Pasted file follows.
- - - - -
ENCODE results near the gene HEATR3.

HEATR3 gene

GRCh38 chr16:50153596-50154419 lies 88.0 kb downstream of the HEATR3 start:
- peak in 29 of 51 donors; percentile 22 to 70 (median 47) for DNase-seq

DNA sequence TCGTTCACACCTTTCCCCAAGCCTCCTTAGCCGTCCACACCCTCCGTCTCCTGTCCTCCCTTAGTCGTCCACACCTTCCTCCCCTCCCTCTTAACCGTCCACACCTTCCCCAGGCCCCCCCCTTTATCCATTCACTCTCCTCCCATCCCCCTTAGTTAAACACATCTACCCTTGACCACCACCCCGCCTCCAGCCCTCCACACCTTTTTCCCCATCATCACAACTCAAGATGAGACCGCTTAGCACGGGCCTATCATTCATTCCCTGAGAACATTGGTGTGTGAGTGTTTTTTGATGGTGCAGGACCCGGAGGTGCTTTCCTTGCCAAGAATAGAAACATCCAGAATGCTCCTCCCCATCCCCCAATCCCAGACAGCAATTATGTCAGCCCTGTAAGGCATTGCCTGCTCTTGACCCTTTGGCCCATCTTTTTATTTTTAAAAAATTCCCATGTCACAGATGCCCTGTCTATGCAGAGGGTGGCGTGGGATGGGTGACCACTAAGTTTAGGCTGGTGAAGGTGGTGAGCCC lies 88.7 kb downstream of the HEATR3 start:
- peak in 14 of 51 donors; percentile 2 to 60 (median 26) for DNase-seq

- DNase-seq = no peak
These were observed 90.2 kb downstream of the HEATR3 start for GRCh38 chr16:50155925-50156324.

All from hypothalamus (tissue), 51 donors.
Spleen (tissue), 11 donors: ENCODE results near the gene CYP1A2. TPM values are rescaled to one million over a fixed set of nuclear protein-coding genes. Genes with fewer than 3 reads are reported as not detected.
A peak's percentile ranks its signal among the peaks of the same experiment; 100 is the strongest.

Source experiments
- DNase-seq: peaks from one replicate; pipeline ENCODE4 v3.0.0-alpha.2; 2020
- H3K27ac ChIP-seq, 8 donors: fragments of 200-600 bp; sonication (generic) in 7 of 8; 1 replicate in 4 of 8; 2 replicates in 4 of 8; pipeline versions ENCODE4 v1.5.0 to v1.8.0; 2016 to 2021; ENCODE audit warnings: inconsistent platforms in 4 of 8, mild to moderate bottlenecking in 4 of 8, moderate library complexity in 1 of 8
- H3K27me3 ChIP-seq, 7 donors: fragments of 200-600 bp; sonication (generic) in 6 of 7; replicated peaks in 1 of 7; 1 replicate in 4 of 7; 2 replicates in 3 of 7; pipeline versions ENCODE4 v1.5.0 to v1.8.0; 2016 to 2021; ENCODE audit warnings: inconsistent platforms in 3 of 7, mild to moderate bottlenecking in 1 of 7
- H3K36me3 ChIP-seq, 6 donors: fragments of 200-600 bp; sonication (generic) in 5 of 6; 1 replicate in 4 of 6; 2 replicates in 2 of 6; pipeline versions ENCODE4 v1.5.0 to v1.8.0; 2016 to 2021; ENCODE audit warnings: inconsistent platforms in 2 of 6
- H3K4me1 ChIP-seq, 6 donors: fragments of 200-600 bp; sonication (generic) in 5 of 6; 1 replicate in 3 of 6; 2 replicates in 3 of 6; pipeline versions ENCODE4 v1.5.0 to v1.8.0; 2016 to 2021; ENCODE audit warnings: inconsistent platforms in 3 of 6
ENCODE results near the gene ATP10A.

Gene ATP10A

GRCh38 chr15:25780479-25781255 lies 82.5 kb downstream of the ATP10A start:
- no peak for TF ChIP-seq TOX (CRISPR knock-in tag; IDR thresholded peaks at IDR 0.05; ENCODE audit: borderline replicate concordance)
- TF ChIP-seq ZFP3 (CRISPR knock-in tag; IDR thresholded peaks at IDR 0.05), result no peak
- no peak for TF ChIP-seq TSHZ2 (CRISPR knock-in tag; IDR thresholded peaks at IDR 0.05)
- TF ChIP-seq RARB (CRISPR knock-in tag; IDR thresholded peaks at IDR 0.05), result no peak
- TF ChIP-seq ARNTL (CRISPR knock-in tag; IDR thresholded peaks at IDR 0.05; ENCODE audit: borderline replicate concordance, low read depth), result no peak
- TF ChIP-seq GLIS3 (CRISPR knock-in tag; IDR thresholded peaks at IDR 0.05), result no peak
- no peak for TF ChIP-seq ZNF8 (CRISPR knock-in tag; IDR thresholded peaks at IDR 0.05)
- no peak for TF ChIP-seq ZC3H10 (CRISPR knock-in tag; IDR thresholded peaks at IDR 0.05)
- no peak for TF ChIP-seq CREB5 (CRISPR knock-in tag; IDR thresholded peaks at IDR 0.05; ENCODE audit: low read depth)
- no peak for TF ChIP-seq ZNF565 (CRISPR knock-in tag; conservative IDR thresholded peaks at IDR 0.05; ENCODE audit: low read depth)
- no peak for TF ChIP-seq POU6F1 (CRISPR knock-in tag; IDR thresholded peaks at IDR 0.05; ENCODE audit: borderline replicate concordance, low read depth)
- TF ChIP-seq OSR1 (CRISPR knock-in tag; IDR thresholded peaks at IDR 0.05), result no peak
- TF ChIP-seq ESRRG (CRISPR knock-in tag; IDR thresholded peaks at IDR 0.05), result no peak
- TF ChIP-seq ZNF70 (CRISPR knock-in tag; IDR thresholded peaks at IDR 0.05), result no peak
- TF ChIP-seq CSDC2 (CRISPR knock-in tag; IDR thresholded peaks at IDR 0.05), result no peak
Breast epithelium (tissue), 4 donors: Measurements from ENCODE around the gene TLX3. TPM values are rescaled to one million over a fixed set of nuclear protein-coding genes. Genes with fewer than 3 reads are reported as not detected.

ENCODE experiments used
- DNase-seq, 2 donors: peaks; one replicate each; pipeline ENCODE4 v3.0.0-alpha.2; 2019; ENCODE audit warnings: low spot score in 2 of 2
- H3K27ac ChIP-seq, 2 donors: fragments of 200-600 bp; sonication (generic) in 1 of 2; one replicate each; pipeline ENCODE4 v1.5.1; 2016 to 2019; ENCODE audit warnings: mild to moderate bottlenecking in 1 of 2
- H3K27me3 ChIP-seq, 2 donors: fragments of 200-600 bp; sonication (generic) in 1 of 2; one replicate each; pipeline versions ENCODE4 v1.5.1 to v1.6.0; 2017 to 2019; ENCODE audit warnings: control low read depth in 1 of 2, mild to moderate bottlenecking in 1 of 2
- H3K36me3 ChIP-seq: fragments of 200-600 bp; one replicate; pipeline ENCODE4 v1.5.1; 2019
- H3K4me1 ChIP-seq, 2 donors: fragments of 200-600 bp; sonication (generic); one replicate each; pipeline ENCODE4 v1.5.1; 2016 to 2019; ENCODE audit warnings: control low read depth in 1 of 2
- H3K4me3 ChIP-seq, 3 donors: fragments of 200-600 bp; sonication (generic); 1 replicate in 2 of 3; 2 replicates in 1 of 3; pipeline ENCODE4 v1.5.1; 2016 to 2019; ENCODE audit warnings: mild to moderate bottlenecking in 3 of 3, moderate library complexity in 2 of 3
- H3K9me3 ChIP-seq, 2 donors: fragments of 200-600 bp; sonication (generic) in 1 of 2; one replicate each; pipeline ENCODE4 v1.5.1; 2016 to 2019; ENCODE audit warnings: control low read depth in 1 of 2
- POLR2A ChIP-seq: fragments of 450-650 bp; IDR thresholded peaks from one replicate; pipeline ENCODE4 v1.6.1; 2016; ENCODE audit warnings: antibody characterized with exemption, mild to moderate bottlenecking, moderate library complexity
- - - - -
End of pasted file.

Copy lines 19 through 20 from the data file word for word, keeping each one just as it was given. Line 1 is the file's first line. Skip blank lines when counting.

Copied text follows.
Gene ATP10A

GRCh38 chr15:25780479-25781255 lies 82.5 kb downstream of the ATP10A start: